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First Nations documentary filmmakers set to get a boost with return of Centralised Documentary Fellowship

19 May 2022
A photo of a woman in a colourful shirt next to a bearded man in a black shirt, on a black background
Centralised First Nations Documentary Australia Fellowship recipients Tamara Whyte, photo by Dylan River, and Josh Trevorrow, image supplied.

Applications are now open for the prestigious Centralised First Nations Documentary Australia Fellowship, an unparalleled career-boosting opportunity for First Nations documentary filmmakers in the Northern Territory and South Australia.

Now in its third year, the Fellowship is a unique partnership between Documentary Australia (DA), the South Australian Film Corporation (SAFC), Screen Territory, National Indigenous Television (NITV) and Australian Film Television and Radio School (AFTRS First Nations & Outreach) to empower storytelling and kickstart new projects from early to mid-career First Nations documentary filmmakers through the centre of Australia.

The initiative will provide one successful Fellow with support to the value of $30,000, as well as up to $10,000 of in-kind support to attend training opportunities at AFTRS.

Supporting an integrated approach to personal career development, the successful Fellow will have a bespoke program tailored to their specific needs including mentorship, research and development, skills development and training, attendance at industry conferences, attachment to a relevant industry professional and more.

This year’s Fellow will join previous awardees from the first two years of the three year program: filmmaker and inaugural fellow Tamara Whyte from Nhulunbuy in the Northern Territory, who undertook professional development to further her documentary project kin, exploring the use of mathematics in First Nations cultures, and South Australian Ngarrindjeri filmmaker Josh Trevorrow who has been developing his documentary project Kondoli, examining the pivotal role of the Ngarrindjeri people in the US and European whaling trade in 1800s South Australia.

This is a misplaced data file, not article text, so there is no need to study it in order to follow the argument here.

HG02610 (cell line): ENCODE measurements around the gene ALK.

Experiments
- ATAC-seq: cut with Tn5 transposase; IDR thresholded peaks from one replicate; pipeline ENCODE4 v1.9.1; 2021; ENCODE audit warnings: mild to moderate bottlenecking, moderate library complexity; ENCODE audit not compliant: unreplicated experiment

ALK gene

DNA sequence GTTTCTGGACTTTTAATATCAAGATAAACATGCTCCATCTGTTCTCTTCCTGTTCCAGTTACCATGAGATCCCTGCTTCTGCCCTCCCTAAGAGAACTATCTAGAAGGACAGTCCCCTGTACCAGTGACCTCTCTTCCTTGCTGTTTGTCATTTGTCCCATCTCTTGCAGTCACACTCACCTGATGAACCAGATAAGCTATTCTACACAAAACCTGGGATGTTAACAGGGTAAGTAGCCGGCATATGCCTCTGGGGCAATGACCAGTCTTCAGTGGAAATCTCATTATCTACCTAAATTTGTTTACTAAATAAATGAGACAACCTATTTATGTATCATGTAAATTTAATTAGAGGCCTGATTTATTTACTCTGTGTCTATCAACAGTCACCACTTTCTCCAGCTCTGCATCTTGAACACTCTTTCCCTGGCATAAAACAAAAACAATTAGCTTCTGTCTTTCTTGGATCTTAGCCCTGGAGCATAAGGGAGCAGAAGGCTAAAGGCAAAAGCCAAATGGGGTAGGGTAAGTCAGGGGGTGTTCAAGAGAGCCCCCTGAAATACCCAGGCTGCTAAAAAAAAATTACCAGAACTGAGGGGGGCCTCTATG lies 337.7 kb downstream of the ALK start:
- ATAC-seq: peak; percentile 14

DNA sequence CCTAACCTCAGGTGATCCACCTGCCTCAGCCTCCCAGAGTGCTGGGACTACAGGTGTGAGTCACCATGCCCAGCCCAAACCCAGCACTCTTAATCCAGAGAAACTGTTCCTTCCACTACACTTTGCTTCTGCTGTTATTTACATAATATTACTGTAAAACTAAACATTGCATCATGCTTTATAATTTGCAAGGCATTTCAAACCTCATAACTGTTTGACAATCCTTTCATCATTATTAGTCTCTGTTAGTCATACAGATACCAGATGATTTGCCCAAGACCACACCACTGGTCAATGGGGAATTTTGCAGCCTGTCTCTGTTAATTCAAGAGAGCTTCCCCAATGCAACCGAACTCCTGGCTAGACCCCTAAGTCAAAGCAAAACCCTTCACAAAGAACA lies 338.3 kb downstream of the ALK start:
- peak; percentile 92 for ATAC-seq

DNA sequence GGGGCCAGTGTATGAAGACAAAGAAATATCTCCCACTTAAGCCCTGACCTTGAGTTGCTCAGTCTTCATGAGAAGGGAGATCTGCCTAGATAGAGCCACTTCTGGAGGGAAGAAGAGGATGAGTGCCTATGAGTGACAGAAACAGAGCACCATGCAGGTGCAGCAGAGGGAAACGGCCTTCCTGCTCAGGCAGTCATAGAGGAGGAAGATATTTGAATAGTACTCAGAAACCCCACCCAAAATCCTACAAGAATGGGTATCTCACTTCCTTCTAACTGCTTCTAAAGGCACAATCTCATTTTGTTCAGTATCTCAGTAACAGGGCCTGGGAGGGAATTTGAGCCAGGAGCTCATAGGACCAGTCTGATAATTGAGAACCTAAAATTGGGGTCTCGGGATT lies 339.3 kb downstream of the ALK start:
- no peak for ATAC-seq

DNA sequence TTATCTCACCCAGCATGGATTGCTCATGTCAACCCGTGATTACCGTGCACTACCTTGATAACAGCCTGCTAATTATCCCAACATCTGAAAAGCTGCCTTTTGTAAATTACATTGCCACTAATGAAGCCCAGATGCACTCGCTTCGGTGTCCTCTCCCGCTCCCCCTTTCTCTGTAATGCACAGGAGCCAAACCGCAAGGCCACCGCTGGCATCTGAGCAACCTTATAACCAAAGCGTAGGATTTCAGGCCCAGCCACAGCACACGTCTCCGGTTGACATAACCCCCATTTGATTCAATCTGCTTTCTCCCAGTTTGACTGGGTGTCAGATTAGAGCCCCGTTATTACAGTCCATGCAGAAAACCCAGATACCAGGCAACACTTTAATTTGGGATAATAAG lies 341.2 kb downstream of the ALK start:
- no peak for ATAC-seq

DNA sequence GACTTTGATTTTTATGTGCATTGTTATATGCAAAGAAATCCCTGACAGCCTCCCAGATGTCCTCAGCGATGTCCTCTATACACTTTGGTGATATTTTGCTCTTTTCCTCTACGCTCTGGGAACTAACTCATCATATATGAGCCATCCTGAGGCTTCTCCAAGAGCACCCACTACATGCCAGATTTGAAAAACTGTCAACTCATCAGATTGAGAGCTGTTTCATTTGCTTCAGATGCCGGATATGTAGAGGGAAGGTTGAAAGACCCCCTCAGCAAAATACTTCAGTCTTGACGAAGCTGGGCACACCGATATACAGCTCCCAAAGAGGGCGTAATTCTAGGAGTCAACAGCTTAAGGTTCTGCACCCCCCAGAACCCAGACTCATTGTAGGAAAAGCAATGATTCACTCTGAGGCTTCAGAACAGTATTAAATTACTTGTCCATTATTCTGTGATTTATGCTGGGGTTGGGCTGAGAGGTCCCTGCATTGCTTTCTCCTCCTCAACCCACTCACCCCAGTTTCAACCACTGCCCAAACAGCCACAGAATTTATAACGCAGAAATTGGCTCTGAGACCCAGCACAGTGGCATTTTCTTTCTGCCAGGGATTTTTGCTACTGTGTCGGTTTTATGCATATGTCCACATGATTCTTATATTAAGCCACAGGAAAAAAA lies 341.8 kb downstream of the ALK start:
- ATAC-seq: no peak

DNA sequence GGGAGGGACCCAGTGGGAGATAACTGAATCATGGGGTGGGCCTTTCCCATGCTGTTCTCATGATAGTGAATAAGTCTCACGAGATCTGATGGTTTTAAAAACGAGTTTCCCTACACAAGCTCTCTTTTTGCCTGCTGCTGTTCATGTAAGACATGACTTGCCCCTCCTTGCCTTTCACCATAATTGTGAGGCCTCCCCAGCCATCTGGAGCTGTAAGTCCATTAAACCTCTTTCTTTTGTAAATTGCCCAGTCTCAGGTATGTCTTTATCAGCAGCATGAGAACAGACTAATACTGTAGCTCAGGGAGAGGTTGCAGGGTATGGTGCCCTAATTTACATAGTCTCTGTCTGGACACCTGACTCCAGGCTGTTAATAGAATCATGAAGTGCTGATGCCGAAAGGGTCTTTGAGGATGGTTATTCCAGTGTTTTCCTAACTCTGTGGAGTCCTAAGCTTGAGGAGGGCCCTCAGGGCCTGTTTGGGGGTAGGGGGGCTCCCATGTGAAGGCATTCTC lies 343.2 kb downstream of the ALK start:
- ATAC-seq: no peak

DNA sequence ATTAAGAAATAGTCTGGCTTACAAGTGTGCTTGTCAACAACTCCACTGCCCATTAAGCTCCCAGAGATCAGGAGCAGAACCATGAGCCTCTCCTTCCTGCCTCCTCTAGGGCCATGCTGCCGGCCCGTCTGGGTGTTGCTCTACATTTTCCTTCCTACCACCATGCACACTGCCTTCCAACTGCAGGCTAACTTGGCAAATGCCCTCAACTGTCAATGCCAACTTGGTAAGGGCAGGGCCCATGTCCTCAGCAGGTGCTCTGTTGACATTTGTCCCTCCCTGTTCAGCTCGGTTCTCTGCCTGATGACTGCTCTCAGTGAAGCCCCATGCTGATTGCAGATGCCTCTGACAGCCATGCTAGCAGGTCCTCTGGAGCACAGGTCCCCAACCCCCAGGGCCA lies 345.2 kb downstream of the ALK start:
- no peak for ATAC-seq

Trevorrow said: “The Centralised First Nations Documentary Australia Fellowship has awarded me the opportunity to invest time into one of my beloved projects. I have made great in-roads with my project research and through gaining a wonderful network am actively developing Kondoli and striving toward the ultimate goal of production. Thank you very much to Documentary Australia, the SAFC and all the program partners, it has been an incredible opportunity and support to my career in documentary filmmaking.”

Whyte said: “Living in a remote location, access to the industry, support and mentors is limited. The Fellowship has come with a lot of support from Mitzi, DA and Sue at AFTRS and the ability to identify my own support needs, and the financial means to do it. I’ve been able to access regular professional advice and skills development with Denise Eriksen through Media Mentor out of Melbourne, which has given me the kind of autonomy not usually accessible in remote areas, and keeps me accountable to the continued development of my project. I would also like to acknowledge that despite the limitations brought by COVID on travel and access, the Fellowship partners have never wavered in their support, which I am grateful for.”

Part of the ground-breaking CENTRALISED initiative between the South Australian and Northern Territory governments to boost First Nations filmmakers and screen creatives, the Centralised First Nations Documentary Australia Fellowship is an unparalleled opportunity for Aboriginal and Torres Strait Islander practitioners in SA and NT to accelerate their career to a new level.

Applications are open until Monday 27 June, 2022 for early to mid-career SA and NT Aboriginal and/or Torres Strait Islander filmmakers with relevant experience in the documentary sector, and at least one screen credit in any genre.

For more information including details on how to apply online, click here.


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